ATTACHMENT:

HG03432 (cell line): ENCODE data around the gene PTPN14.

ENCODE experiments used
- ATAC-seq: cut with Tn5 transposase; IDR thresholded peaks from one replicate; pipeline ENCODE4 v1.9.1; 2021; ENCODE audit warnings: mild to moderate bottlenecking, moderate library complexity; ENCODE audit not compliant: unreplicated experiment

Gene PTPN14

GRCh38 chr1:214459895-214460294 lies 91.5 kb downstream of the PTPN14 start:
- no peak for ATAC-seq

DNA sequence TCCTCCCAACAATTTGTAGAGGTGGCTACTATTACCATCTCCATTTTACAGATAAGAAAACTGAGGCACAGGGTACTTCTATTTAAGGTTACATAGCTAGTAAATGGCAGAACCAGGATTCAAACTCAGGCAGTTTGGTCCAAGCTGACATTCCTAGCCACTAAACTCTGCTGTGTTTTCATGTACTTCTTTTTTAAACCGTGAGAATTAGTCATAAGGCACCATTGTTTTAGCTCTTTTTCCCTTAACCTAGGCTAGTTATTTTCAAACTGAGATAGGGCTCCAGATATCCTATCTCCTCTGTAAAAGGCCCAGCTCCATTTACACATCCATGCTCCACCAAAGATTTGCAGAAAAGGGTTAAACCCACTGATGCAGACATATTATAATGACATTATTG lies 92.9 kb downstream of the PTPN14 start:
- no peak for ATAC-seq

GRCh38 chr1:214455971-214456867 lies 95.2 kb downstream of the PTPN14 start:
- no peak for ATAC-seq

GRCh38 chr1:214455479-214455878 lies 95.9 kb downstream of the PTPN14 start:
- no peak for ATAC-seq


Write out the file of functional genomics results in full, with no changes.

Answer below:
HG03432 (cell line): ENCODE data around the gene PTPN14.

ENCODE experiments used
- ATAC-seq: cut with Tn5 transposase; IDR thresholded peaks from one replicate; pipeline ENCODE4 v1.9.1; 2021; ENCODE audit warnings: mild to moderate bottlenecking, moderate library complexity; ENCODE audit not compliant: unreplicated experiment

Gene PTPN14

GRCh38 chr1:214459895-214460294 lies 91.5 kb downstream of the PTPN14 start:
- no peak for ATAC-seq

DNA sequence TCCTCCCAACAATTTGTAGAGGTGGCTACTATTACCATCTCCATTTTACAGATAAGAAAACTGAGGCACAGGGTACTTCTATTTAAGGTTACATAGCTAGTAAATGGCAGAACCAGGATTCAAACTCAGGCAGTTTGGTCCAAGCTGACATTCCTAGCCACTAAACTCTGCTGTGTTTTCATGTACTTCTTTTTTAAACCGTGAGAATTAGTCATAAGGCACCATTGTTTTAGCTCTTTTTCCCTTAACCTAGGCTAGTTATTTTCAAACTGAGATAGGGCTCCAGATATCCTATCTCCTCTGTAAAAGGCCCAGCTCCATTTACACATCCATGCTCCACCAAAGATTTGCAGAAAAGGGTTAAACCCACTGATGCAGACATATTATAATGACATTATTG lies 92.9 kb downstream of the PTPN14 start:
- no peak for ATAC-seq

GRCh38 chr1:214455971-214456867 lies 95.2 kb downstream of the PTPN14 start:
- no peak for ATAC-seq

GRCh38 chr1:214455479-214455878 lies 95.9 kb downstream of the PTPN14 start:
- no peak for ATAC-seq